Garver STEM kits aid schools abroad
Garver spent the entirety of 2019 celebrating its centennial year by passing along STEM lessons to students across its footprint. But even with the yearlong celebration complete, Garver’s impact is still reaching those interested in exploring engineering as a potential career choice.
Garver Architectural Team Leader John Ramsey teamed with members of his local church to donate Garver STEM kits to schools in Haiti and Kenya, providing dozens of additional students with opportunities to learn introductory lessons in STEM concepts like critical thinking, perseverance, and teamwork.
“As a GarverGives committee member, I saw how much students in Central Arkansas loved these kits when we donated them last spring,” Ramsey said. “So I was always thinking of who else could get their hands on them to start creating. It was very rewarding seeing the students’ reactions and knowing that we’ve helped very underprivileged students start thinking critically about engineering.”
Like the STEM kits donated to 100 schools in 2019, the kits were loaded with KEVA planks, Brackitz organizers, a DC motor, balls, ramps, and a slew of everyday items to create 3-D structures limited only by the students’ imaginations. Students at College de la Grace de Pignon in Haiti, spent several days creating machines and then voted on one winner.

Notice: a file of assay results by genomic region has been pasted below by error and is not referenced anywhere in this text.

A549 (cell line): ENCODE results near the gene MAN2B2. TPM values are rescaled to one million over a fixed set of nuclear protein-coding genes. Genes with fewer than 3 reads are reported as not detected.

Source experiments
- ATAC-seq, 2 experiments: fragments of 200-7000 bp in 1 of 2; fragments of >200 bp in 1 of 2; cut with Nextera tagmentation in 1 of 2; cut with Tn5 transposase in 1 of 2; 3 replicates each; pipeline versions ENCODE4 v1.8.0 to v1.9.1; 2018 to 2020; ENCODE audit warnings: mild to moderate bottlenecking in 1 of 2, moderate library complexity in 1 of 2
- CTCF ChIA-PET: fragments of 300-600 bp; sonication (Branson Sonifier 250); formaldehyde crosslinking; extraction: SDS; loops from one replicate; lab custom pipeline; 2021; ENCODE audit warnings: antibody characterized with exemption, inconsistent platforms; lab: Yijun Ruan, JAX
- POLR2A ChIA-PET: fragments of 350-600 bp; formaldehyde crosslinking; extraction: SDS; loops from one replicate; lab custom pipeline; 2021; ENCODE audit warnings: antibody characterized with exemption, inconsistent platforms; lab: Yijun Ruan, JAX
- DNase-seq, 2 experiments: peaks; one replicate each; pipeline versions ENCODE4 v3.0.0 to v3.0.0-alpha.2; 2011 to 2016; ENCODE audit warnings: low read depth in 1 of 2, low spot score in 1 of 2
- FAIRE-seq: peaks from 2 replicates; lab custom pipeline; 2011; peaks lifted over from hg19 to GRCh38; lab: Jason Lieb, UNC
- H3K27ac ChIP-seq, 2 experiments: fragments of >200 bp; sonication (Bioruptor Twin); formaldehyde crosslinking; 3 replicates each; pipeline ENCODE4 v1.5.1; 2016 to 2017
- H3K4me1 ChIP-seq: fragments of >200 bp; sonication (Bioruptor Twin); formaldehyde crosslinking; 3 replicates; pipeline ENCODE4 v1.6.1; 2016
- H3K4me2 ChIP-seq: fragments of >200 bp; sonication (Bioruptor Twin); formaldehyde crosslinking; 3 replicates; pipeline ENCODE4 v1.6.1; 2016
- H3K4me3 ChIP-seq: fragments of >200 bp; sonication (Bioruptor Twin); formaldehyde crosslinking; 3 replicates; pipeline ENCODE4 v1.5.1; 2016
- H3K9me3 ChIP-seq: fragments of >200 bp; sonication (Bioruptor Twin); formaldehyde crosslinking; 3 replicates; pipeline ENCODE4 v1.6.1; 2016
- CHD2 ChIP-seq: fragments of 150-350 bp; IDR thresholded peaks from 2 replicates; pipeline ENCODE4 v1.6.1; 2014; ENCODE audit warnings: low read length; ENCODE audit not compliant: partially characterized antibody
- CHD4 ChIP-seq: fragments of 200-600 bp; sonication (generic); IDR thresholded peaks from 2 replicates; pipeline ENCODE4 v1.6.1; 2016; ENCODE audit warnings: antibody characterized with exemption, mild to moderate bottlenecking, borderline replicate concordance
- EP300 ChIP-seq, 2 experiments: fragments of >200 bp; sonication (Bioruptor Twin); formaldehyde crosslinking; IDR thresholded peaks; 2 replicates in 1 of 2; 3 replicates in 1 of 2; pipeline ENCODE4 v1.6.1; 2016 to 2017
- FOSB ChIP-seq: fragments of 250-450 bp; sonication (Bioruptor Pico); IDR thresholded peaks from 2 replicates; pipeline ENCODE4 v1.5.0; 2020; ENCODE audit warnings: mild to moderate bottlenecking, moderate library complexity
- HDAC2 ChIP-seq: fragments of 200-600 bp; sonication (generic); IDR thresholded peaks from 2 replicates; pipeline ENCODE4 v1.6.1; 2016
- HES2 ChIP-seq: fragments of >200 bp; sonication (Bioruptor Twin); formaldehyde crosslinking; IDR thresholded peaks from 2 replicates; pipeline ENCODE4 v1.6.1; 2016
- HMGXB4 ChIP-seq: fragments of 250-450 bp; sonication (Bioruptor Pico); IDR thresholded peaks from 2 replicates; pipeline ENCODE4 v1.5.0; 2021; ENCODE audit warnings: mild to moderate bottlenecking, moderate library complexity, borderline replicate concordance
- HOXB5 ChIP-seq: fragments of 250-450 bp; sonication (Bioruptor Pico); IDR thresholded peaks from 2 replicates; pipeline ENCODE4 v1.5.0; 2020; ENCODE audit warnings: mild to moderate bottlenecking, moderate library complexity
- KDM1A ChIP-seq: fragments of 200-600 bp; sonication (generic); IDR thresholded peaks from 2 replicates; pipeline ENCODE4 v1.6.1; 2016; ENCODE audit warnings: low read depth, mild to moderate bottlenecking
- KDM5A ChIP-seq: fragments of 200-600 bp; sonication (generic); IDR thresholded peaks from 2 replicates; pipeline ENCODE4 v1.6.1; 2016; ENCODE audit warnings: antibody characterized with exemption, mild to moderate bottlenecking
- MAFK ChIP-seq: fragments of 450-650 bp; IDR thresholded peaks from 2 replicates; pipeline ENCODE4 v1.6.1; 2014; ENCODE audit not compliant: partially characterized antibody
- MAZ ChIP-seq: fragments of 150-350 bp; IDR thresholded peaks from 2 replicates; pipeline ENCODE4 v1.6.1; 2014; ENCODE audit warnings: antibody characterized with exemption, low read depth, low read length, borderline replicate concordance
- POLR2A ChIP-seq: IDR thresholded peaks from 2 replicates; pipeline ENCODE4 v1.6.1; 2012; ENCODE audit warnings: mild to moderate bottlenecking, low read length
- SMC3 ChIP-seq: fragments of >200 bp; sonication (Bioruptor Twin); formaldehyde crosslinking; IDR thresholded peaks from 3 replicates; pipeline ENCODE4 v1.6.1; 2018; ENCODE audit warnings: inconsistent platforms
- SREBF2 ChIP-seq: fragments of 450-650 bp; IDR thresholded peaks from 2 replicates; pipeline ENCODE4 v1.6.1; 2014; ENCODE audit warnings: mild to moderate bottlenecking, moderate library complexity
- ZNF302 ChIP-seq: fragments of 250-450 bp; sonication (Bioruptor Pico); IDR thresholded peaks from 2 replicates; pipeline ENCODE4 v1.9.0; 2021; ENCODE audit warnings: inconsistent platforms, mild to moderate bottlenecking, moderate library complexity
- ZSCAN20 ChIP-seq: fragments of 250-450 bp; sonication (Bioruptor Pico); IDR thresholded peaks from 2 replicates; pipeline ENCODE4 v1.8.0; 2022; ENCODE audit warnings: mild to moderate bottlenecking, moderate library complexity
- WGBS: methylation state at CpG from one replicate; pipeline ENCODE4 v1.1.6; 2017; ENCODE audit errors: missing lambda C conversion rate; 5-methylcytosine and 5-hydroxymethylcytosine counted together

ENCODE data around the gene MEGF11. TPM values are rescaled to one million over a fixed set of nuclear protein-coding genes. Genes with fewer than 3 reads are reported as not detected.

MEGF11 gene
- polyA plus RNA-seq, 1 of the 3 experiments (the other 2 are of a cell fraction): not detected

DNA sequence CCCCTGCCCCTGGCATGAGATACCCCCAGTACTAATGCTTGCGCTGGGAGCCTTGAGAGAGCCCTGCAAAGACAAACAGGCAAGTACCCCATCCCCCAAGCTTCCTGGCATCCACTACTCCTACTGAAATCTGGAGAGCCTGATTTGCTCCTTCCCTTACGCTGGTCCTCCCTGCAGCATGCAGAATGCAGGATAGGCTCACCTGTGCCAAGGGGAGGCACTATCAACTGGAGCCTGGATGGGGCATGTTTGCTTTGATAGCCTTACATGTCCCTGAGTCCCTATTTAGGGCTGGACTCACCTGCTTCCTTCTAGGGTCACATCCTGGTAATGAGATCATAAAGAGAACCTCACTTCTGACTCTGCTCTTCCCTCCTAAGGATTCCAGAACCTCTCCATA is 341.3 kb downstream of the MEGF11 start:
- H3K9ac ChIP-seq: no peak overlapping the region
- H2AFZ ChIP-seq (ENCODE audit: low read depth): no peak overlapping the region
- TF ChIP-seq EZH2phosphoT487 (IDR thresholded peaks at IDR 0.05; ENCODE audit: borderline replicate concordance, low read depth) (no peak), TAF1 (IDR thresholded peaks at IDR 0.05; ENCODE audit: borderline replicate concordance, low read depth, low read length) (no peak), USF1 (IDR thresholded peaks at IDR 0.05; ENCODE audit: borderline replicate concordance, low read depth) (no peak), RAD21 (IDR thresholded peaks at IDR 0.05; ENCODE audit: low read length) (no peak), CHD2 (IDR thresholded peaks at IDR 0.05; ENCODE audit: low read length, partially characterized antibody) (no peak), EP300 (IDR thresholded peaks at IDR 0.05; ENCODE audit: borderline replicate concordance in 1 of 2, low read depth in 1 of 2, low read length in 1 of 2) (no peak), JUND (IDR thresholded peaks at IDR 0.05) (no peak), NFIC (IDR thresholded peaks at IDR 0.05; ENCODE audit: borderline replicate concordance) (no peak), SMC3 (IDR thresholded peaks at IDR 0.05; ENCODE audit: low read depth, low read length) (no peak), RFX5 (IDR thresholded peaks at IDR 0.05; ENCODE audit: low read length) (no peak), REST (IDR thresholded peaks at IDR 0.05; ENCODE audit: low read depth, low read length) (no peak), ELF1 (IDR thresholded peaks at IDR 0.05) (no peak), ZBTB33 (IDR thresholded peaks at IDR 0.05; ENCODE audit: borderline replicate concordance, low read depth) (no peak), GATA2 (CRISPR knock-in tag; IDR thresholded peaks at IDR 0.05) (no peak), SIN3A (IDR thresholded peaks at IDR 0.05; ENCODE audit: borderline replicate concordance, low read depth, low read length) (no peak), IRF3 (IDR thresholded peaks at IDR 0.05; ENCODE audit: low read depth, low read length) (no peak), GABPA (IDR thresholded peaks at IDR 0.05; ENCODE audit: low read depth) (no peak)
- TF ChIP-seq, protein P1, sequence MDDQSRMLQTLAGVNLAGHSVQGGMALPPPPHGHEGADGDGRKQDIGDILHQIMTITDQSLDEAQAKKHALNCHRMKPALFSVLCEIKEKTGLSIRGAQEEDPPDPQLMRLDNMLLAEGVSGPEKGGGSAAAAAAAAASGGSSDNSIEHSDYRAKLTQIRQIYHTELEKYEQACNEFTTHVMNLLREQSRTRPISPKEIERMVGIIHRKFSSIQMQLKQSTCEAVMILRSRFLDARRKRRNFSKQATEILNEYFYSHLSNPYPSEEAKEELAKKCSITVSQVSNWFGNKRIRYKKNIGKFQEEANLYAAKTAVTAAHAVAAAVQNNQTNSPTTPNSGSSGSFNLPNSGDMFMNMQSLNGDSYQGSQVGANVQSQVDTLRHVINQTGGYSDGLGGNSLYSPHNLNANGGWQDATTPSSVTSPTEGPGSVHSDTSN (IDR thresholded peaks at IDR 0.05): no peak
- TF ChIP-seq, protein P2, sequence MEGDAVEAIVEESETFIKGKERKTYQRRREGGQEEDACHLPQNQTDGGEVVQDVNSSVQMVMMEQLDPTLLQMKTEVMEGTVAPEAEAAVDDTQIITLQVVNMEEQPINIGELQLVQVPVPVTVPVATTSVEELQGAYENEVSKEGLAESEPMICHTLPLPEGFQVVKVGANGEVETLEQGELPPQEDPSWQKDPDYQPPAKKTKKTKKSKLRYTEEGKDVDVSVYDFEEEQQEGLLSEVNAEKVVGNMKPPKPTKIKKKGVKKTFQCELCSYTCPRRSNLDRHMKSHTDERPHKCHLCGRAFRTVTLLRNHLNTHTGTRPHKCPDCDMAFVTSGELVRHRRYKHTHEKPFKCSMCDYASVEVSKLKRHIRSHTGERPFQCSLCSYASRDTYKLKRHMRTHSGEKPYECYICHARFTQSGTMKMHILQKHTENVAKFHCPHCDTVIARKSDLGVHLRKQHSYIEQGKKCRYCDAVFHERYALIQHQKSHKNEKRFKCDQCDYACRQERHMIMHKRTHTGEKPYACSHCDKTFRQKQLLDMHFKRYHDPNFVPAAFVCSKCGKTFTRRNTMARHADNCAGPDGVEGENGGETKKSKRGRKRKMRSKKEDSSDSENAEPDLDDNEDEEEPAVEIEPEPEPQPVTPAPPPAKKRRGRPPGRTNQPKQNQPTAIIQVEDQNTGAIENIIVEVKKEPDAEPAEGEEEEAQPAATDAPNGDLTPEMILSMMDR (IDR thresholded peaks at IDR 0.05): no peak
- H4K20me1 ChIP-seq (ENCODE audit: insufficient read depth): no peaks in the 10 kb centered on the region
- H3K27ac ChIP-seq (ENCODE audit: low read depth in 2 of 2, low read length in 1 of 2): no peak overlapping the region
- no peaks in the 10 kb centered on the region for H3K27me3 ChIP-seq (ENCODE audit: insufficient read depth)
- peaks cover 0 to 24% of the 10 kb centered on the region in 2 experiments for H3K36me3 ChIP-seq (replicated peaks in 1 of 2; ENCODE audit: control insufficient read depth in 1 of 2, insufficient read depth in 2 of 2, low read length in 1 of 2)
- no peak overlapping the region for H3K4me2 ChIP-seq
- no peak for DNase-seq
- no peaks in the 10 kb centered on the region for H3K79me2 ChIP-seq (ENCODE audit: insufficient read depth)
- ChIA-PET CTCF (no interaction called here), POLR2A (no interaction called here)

“I asked our teachers who were active in the project what they liked and observed, and they said it was fun to challenge the kids to work with their hands and to be creative,” said Debra Lucien, volunteer of missionary at Hosean International Missionaries. “Due to lack of resources, we rarely get the chance to expose the kids to such hands-on activities, and it was fun to see what they were able to come up with.”
In addition to Hosean, Garver STEM kits will find their way to schools in Nairobi and Loitoktok, Kenya thanks to a partnership with Blue Door Sponsorship.
Last year, the Garver Chain Reaction Challenge connected the century-old company with students from across its footprint who designed Rube Goldberg-style chain reaction machines that accomplished a simple task in a complicated way. Engineers from Garver worked with students to create their contraptions, and then judged the submissions before naming the overall winners.
In all, more than 260 Garver employees participated in the effort, and about 14,000 students were impacted by the year-long event.
To learn more about Garver’s charitable giving, visit our GarverGives page.